National Portrait Gallery Announces Shortlist for Taylor Wessing Photographic Portrait Prize 2022



Three international photographers have been shortlisted for the Taylor Wessing Photographic Portrait Prize 2022, the prestigious photography award organised by the National Portrait Gallery, London.

The shortlisted works will be displayed in the Taylor Wessing Photographic Portrait Prize 2022 exhibition at Cromwell Place, a new arts hub in South Kensington, London from the 27 October until 18 December 2022, while the Gallery’s building in St Martin’s Place is closed for major redevelopment works.

Selected by a panel of judges from 4,462 entries from 1,697 photographers, the three shortlisted photographers are:

  • Haneem Christian for Mother and Daughter and Rooted, which explore queerness, transness and the importance of chosen family. 
  • Clémentine Schneidermann for portraits from the series Laundry Day, which document the daily chores of her neighbour in South Wales, navigating life in lockdown.
  • Alexander Komenda for Zahid’s Son, a portrait that examines themes of identity and the post-Soviet landscape in Kyrgyzstan.

The annual Taylor Wessing Photographic Portrait Prize, now celebrating fifteen years under Taylor Wessing‘s sponsorship, is one of the most prestigious photography awards in the world and showcases new work submitted by some of the most exciting contemporary photographers. The winner of the first prize will receive £15,000. The second prize-winner receives £3,000 and the third prize £2,000.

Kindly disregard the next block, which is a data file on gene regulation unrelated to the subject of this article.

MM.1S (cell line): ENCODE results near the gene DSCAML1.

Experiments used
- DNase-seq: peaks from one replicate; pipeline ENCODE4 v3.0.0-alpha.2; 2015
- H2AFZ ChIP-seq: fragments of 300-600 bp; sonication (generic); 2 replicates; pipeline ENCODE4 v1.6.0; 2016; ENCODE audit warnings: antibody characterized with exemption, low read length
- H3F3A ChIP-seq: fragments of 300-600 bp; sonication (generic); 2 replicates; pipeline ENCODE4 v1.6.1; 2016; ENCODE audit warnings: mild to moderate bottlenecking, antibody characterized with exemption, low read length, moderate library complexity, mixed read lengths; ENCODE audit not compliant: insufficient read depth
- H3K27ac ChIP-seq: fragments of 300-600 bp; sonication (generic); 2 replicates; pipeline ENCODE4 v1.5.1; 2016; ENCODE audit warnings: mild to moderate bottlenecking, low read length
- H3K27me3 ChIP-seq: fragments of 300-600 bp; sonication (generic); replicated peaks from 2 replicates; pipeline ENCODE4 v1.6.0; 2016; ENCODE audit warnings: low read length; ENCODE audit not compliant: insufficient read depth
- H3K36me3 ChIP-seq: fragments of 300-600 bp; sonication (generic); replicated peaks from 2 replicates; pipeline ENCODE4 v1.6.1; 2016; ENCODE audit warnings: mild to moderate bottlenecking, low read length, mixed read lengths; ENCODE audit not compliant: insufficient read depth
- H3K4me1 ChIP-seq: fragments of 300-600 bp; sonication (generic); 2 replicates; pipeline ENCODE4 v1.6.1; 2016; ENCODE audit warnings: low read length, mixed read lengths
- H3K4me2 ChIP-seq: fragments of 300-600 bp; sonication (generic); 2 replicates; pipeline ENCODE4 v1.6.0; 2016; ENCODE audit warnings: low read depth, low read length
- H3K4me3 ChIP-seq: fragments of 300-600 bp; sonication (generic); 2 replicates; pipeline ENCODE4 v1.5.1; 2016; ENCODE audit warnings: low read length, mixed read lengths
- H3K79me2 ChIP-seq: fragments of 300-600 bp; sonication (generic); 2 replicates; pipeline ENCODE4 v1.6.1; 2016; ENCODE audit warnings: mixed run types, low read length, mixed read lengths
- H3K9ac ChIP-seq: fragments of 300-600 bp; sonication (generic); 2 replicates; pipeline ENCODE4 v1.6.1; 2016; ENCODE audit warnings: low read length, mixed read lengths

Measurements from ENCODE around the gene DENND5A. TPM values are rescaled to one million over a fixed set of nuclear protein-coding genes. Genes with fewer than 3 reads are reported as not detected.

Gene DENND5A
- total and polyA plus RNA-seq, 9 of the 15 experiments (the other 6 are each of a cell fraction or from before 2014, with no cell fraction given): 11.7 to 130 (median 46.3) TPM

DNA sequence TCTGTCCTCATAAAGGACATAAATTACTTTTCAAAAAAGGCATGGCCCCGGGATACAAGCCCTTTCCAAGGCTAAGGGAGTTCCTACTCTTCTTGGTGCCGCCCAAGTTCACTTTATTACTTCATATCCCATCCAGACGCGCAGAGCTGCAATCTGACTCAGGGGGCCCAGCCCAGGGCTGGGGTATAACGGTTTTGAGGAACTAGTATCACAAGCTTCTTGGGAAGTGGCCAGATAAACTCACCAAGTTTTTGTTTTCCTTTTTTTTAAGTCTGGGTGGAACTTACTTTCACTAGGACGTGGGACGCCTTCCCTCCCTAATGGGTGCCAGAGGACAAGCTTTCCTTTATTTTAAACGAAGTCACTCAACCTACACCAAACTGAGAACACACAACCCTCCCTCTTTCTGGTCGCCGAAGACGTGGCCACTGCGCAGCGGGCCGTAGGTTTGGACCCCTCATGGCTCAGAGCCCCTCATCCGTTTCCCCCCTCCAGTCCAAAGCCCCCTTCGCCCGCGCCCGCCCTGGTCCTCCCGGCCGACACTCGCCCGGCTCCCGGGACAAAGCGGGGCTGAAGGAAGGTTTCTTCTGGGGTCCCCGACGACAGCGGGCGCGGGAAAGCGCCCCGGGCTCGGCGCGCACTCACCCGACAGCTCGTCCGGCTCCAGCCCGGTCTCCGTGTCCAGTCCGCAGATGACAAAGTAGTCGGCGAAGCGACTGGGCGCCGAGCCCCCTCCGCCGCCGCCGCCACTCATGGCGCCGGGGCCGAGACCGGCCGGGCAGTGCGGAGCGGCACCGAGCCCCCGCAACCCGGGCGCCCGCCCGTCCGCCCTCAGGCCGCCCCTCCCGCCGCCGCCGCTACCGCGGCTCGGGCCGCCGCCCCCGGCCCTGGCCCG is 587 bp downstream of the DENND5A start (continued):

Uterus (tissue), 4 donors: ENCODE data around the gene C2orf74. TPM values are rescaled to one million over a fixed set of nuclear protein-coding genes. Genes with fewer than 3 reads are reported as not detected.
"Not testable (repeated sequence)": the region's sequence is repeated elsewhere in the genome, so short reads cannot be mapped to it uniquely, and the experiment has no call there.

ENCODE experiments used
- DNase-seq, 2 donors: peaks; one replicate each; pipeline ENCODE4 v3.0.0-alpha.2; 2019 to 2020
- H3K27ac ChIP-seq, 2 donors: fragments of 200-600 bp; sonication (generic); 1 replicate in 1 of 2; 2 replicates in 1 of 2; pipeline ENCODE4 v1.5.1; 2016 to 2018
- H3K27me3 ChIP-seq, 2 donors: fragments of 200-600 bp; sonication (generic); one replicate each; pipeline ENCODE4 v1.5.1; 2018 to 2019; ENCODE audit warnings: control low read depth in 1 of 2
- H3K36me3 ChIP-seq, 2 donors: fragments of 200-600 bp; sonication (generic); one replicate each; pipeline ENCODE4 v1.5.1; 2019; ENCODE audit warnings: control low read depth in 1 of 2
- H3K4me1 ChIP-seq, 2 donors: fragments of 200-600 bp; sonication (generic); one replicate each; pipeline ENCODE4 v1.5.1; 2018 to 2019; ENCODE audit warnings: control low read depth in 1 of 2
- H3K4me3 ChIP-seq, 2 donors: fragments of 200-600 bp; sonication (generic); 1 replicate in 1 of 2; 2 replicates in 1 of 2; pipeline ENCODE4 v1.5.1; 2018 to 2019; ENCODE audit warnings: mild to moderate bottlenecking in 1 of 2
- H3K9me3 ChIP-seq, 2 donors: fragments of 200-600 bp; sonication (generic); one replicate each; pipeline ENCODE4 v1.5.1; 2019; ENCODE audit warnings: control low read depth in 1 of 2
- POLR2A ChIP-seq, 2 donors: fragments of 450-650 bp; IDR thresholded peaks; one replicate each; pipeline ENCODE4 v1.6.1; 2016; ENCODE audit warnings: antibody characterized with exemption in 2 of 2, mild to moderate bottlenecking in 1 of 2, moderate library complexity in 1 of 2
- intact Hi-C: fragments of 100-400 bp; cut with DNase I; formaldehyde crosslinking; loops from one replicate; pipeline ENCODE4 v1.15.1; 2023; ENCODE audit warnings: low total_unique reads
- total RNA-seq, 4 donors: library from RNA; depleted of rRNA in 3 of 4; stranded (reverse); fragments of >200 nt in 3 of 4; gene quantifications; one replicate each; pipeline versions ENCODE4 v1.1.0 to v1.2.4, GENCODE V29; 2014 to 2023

Following an anonymous judging process, the winner will be announced on Tuesday 25 October 2022. This year’s judging panel was chaired by National Portrait Gallery Director, Dr Nicholas Cullinan, who was joined by Chief Foreign Correspondent at The Sunday Times, Christina Lamb; award-winning photographer, Siân Davey; the Director of Photoworks, Shoair Mavlian; and the Taylor Wessing Photographic Portrait Prize 2022 curator, Eva Eicker. The following photographs have been shortlisted for the Taylor Wessing Photographic Portrait Prize 2022.

Haneem Christian for Mother and Daughter and Rooted

Mother and Daughter © Haneem Christian
Mother and Daughter from the series Jannah Lies at the Feet of Thy Mother by Haneem Christian © Haneem Christian